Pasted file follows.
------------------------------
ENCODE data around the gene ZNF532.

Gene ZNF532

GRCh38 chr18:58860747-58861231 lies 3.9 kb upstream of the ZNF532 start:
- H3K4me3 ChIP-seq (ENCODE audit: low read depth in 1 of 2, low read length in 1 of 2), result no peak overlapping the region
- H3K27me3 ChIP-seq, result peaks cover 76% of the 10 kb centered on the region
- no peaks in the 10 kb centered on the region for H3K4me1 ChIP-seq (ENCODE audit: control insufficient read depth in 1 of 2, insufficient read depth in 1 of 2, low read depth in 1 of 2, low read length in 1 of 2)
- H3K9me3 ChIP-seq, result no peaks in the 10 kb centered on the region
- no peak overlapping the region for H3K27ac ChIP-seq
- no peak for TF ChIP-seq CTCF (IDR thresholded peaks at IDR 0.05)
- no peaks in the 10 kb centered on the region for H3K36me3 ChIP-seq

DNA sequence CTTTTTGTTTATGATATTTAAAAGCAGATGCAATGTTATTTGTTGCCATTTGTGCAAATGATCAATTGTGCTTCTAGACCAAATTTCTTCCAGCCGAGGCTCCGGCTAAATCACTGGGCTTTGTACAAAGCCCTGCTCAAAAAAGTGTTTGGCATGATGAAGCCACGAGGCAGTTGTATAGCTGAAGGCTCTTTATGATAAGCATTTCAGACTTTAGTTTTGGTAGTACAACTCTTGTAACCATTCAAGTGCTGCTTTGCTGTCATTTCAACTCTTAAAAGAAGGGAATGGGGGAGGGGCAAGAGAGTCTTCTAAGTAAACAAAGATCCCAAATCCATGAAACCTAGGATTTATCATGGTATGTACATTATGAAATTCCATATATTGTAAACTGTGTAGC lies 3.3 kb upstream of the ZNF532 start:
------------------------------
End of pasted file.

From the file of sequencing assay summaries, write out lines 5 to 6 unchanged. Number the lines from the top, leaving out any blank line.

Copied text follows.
- H3K27me3 ChIP-seq, result peaks cover 76% of the 10 kb centered on the region
- no peaks in the 10 kb centered on the region for H3K4me1 ChIP-seq (ENCODE audit: control insufficient read depth in 1 of 2, insufficient read depth in 1 of 2, low read depth in 1 of 2, low read length in 1 of 2)